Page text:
Did you ever sit around thinking, "Gee, Politically Incorrect would be a hell of a lot more fun if Bill Maher were a dadaist playwright?" Well, for once all the significant thinking you do is not entirely in vain. "First Frickin' Fridays" is a live monthly talk show featuring local artists and writers shooting the shit in a round-table format. The moderator is poet, playwright, and "Tentacle Sessions" co-producer mikl-em; anyone who has examined the underground artists spotlighted by "Tentacle Sessions" can anticipate "Frickin'" guests being similarly opinionated, fascinating, and just a little bit cracked. The first installment features a guileless discussion of the lasting effects of 9/11, with special emphasis (use sonorous CNN voice) on the humor following the heartbreak. We'll revisit silly moments with David Letterman and The Onion; we'll ponder the unholy alliance of Osama and Bert; and we'll consider whether irony is really dead. mikl-em's "First Frickin' Fridays" begins Friday, Sept. 6, at 21 Grand in Oakland at 8:30 p.m. Tickets are $5-10; call (510) 444-7263.

I've never had an interest in crop circles, but William Gazecki is an entirely different matter. Gazecki is the Emmy Award-winning sound mixer who turned his back on a TV bankroll to scrutinize events that are often misconstrued, mishandled, and manipulated. His film projects include the upcoming Orphans of Duplessis -- the story of hundreds of Quebec orphans who suffered great seclusion and abuse after being classified "mentally disturbed" -- and another little documentary called Waco: The Rules of Engagement, a chilling examination of the FBI and ATF attack on the Branch Davidians, which was robbed of an Academy Award in 1997. Gazecki's current offering is Crop Circles: Quest for Truth, a thought-provoking look at the real-life phenomenon being sensationalized by Mel Gibson. Gazecki presents authentic crop circle footage (both archival and his own) along with dozens of interviews that attempt to analyze or explain the figures from scientific, philosophical, and artistic points of view. Aside from the breathtaking visuals of the circles themselves, expert details given by Gazecki's subjects are, to make an understatement, quite titillating. One researcher takes us into the center of a formation to explain the perfect symmetry of under-and-over weaving, which could be achieved only by manipulating plants over thousands of feet almost simultaneously; another explains the precise measurements necessary to create figures that incorporate the Golden Ratio, or Phi, a mathematical relationship that appears in sacred geometry, human biology, and most crop circles; yet another offers evidence of changes in the plants and soil on a molecular level. And that's just the beginning. By the end, it's the simple questions posed by a farmer's wife in northern England that you can't get out of your head: If it's supposed to be people making these -- hundreds of formations, every summer, for more than 30 years -- where do they practice? Where are all the mistakes? Crop Circles: Quest for Truth screens Friday through Thursday, Sept. 6-12, at Landmark's Opera Plaza and Shattuck cinemas. Filmmaker William Gazecki speaks on opening night at the Opera Plaza (601 Van Ness at Golden Gate), where tickets are $8.75; call 352-0810. He also speaks the following night at the Shattuck (2230 Shattuck at Kittredge, Berkeley), where tickets are $9; call (510) 843- 3456. See Page 60 for show times.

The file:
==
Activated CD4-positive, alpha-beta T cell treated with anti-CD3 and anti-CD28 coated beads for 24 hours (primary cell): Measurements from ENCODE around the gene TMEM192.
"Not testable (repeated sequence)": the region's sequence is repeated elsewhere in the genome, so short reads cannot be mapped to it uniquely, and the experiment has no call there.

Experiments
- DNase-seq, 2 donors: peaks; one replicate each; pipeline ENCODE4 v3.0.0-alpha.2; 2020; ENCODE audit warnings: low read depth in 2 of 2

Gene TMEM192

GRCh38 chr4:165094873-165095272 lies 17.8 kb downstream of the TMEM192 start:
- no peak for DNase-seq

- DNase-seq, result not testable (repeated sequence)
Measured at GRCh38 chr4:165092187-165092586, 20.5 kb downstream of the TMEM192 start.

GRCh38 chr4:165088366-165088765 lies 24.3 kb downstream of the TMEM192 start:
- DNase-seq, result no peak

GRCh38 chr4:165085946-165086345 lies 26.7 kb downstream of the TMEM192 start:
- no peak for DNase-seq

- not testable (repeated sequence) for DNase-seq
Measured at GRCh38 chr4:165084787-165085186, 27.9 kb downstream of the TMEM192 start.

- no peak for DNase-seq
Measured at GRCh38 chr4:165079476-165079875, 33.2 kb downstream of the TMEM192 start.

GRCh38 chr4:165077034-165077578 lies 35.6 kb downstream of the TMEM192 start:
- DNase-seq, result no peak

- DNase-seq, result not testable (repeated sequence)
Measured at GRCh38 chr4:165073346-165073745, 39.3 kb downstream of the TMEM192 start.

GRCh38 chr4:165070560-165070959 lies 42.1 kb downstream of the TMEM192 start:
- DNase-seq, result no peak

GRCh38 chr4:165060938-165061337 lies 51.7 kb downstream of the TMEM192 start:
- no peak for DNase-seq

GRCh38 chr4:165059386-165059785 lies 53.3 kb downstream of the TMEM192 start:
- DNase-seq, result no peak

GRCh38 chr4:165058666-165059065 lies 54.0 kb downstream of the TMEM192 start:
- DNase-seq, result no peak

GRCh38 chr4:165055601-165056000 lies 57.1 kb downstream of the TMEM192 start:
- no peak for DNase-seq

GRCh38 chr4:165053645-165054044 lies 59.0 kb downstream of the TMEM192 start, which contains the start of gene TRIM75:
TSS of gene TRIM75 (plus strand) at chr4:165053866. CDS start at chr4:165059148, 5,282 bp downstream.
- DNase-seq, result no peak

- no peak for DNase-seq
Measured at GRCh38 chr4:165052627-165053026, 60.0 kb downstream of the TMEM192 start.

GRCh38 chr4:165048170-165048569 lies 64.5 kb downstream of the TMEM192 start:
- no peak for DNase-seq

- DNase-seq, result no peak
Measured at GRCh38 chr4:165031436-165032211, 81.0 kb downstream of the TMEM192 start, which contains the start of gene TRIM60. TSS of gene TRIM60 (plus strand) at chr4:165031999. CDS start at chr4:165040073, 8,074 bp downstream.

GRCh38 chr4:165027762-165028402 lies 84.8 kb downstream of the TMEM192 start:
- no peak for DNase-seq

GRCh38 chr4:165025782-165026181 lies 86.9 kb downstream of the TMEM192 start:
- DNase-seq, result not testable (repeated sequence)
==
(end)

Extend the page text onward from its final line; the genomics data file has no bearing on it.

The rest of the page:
About The Author

Silke Tudor